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Tokyo – Sumida River March 1, 2011

Posted by Dru in Japan, Kanto, Tokyo, Travel.
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Author’s Note:  Dru’s Misadventures has moved to HinoMaple.  Please venture on over there to read “Tokyo – Sumida River” complete with photos.  http://wp.me/p2liAm-Cu

The Sumida River is one of the major rivers in Tokyo.  There are three famous rivers, the Kanda, Sumida, and Edogawa.  There are others that are equally as famous, but in terms of rivers that everyone knows and can easily point out on a map, these are the three.  The Sumida River is one of the rivers that I know very well.  I live very close to it and cross it daily as I head into Tokyo to get to work.  I run up and down the river and know almost every inch of the river from Asakusa in the north to Tsukiji in the south.  The entire river front area is a unique area in Tokyo and something that most tourists miss, along with most locals.  If you have a few hours of down time, between running to Asakusa and shopping in Shinjuku, I’d recommend a quick visit to any section of this river and you won’t be disappointed.

Starting in the north, for most people Asakusa is the best starting point.  North of Asakusa, the Sumida River is a very peaceful location.  Along the western bank, there are various parks and schools making this a very pedestrian friendly location.  The views of Tokyo Sky Tree and the Asahi buildings are very famous and a typical photo opportunity for those visiting Tokyo.  The north side is also home to the Tokyo Water Bus which has its main terminal here.  It’s very popular for people to start the day in Asakusa visiting the Sensoji before boarding the water bus and heading to Hamarikyu Gardens or Odaiba.  I’d suggest a quick walk around the park as well as it’s a great way to relax.  On a nice sunny weekend you can expect to see lots of families in the area with their children.  Of particular interest, if you walk along the eastern side, you will come close to the elevated highway which provides an experience that only Tokyo can provide.  Being mere metres from the looming highway above can invoke strange feelings that can’t be explained.  I wouldn’t suggest it for everyone as the idea of hearing cars overhead also brings screams of environmental chants calling for a curb on carbon emissions, but that’s beside the point.

Heading south will take you towards Ryogoku.  This is a great opportunity to see some of the more interesting bridges in the area as well as visit Ryogoku.  Ryogoku is home of the most important sumo stadium in Japan where they hold 3 tournaments a year.  For most of the trip, you will be pleasantly surprised by the detailed art located within the railings of the river walk as well as the details of the bridges.  From the famous red bridge in Asakusa to the equally vibrant yellow of Kuramaebashi, you will see some of Tokyo’s most brightly painted bridges.  While this is the case, most of the time, not every bridge will be as beautiful, and to be honest, not everyone likes a bridge.  Towards the Ryogoku area, you will may be surprised to see large canvas drawings.  These pictures vary from school kids helping to define the area to traditional Japanese paintings to describe the area’s past.  It is a great way to learn about the area and how things have changed and all of this is free.  Be sure to avoid leaving the riverside as the areas on the other side of the dike are not as interesting, but you can find a few gems along the way.

Once past Ryogoku, you will come upon the Hamacho and Hatchobori area.  For this area, it’s best to keep to the west as there is less of a need to exit the riverside area to cross a small river.  This area, along with most areas along the river, is popular for runners.  It is common to see runners at all times of the day running both up and down the river.  For the casual tourist, there are a number of paintings on the walls as well as various gardens and art displays.  I would recommend this area for its relaxing views and the ability to just sit down and enjoy the views.  While it isn’t a natural as the Edogawa, in fact there is almost no nature in the area at all, it is still fairly peaceful.  The architecture of the area is also noticeably different.  You will notice that the buildings are a little higher and a little newer in this area compared to the Ryogoku and Asakusa areas.  Both Asakusa and Ryogoku both have tall buildings but they tend to be focused whereas this area tends to be evenly distributed.  If you travel along the east side, walking around in the streets can be very interesting as you will be walking in an area that is filled with locals.  It’s a popular residential area that tends to be on the high end of the social ladder.  For this reason, the area tends to be more peaceful and distinct.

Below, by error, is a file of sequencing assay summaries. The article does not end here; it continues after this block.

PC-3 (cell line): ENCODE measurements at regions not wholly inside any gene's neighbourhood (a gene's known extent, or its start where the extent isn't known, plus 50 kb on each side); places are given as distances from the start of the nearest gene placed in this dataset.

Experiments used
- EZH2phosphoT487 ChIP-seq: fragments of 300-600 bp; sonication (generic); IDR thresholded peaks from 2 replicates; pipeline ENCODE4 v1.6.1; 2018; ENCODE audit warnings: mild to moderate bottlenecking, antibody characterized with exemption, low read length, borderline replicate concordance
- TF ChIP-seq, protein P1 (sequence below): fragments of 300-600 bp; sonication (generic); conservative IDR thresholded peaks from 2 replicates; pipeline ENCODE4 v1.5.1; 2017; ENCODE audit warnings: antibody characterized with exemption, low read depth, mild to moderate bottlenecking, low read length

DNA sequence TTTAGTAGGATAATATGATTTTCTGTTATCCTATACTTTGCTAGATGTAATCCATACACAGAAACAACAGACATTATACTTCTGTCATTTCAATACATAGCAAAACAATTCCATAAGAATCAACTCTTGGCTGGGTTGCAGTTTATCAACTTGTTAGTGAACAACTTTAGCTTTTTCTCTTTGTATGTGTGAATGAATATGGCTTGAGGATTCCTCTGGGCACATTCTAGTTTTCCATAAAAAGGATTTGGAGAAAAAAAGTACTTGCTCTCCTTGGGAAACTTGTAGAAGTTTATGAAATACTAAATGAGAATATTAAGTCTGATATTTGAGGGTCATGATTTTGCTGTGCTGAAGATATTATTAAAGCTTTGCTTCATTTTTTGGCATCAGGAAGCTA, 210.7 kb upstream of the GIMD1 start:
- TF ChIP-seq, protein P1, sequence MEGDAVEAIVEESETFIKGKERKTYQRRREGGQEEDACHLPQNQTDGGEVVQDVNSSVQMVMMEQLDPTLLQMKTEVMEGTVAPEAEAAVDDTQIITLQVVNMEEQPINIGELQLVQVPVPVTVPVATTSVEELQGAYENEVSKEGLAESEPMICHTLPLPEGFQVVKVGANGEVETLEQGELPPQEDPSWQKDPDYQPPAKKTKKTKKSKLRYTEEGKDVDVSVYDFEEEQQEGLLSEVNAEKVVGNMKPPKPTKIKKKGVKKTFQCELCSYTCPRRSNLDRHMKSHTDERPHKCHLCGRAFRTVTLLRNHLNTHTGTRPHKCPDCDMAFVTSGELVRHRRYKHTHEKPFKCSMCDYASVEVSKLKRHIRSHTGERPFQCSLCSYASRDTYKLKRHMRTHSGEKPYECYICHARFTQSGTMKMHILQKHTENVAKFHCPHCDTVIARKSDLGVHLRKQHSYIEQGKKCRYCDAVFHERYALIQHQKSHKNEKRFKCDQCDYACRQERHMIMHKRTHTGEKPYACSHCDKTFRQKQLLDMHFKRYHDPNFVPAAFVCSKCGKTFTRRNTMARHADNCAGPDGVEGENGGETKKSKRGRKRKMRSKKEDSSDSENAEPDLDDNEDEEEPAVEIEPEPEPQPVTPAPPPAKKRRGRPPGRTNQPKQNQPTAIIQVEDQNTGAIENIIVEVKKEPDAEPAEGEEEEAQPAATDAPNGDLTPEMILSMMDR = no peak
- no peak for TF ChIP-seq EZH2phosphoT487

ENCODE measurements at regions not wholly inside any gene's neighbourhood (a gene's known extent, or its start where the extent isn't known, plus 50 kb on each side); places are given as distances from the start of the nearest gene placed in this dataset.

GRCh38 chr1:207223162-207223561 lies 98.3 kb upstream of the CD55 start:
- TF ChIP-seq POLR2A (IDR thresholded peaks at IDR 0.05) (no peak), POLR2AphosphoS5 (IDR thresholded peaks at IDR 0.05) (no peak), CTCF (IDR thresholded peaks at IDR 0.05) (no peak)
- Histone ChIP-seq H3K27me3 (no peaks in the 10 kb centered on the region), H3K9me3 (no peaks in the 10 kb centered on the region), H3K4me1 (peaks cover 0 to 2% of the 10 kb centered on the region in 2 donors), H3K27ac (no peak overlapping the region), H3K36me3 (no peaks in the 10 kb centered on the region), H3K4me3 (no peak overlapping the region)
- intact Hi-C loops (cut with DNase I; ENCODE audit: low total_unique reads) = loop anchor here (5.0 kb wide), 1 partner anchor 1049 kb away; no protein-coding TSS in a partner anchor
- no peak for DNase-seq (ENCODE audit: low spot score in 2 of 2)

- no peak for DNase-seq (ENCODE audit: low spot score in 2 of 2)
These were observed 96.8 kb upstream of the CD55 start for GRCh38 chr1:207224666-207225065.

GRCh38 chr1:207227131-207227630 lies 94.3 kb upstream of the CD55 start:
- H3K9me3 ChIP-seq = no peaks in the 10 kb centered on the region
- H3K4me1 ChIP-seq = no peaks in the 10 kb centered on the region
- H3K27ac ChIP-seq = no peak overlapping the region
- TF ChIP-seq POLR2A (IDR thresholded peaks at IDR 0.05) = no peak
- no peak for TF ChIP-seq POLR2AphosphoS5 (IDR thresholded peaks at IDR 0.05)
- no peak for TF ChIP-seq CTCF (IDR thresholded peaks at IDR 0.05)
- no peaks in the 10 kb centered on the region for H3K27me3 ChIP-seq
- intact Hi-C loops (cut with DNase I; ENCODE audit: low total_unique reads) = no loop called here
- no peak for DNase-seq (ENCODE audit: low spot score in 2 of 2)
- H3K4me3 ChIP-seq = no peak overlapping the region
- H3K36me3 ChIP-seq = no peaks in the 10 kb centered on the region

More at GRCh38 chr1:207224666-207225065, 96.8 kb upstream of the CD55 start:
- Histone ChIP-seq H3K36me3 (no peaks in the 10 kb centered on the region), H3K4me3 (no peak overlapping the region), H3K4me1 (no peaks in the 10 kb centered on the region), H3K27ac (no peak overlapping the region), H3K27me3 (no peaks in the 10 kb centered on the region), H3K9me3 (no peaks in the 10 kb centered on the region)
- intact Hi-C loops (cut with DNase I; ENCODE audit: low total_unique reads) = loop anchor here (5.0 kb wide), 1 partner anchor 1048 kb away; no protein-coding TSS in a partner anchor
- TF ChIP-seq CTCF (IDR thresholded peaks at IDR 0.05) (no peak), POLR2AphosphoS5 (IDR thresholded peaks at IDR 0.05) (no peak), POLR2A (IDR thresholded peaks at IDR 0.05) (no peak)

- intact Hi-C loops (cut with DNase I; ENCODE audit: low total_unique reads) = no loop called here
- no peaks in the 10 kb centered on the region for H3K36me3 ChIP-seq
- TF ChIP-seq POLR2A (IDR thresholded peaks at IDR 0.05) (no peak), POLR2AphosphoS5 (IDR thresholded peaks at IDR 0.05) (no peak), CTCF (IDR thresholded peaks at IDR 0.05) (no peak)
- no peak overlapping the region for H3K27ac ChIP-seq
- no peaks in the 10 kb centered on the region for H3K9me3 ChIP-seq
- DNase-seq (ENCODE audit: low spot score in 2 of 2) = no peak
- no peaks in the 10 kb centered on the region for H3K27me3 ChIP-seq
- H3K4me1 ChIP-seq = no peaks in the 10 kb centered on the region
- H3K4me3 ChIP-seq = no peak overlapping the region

Just south of Hatchobori is the last section of the Sumida River.  Tsukiji, Tsukishima, and the Hamarikyu gardens mark the area with their own distinct flavours.  The Tsukiji area is relatively calm and a wonderful area to walk as you get beautiful views of Tsukushima and Kachidoki.  It’s also a great way to end a walk by heading in and getting some sushi.  If you head to the other side and visit Tsukishima, you can easily get good monja yaki.  While both areas don’t have much to offer, I do recommend you to visit as both areas provide another unique look at Japan.  In contrast to the area just to the north, this area does its best to combine modern high rises with nature.  It’s very common to see small plazas everywhere.  You can easily take a break and just enjoy the view.  If you head along the east side, you will have to travel past Monzennakacho.  There is a very small island located between Monzennakacho and Tsukishima.  While this island is not very significant and almost never on any tourists “to do” list, I’d recommend a visit if you just happen to be in the area.  It’s a peaceful place with hardly anyone there.  Of course there are a few homeless but the views up and down the river are spectacular and show off the urban beauty of a city built around a river.